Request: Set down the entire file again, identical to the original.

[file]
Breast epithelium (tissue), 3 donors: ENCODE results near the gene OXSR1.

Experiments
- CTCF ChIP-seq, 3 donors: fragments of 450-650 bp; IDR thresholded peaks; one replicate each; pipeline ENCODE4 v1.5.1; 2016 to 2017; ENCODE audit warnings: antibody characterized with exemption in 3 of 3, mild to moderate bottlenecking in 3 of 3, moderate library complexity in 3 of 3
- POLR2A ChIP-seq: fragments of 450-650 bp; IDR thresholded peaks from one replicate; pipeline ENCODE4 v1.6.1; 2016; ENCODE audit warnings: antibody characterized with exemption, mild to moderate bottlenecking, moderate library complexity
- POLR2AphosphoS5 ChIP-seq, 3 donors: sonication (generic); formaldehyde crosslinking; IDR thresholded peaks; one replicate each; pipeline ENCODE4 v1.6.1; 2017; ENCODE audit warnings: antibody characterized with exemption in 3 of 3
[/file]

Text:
Breast epithelium (tissue), 3 donors: ENCODE results near the gene OXSR1.

Experiments
- CTCF ChIP-seq, 3 donors: fragments of 450-650 bp; IDR thresholded peaks; one replicate each; pipeline ENCODE4 v1.5.1; 2016 to 2017; ENCODE audit warnings: antibody characterized with exemption in 3 of 3, mild to moderate bottlenecking in 3 of 3, moderate library complexity in 3 of 3
- POLR2A ChIP-seq: fragments of 450-650 bp; IDR thresholded peaks from one replicate; pipeline ENCODE4 v1.6.1; 2016; ENCODE audit warnings: antibody characterized with exemption, mild to moderate bottlenecking, moderate library complexity
- POLR2AphosphoS5 ChIP-seq, 3 donors: sonication (generic); formaldehyde crosslinking; IDR thresholded peaks; one replicate each; pipeline ENCODE4 v1.6.1; 2017; ENCODE audit warnings: antibody characterized with exemption in 3 of 3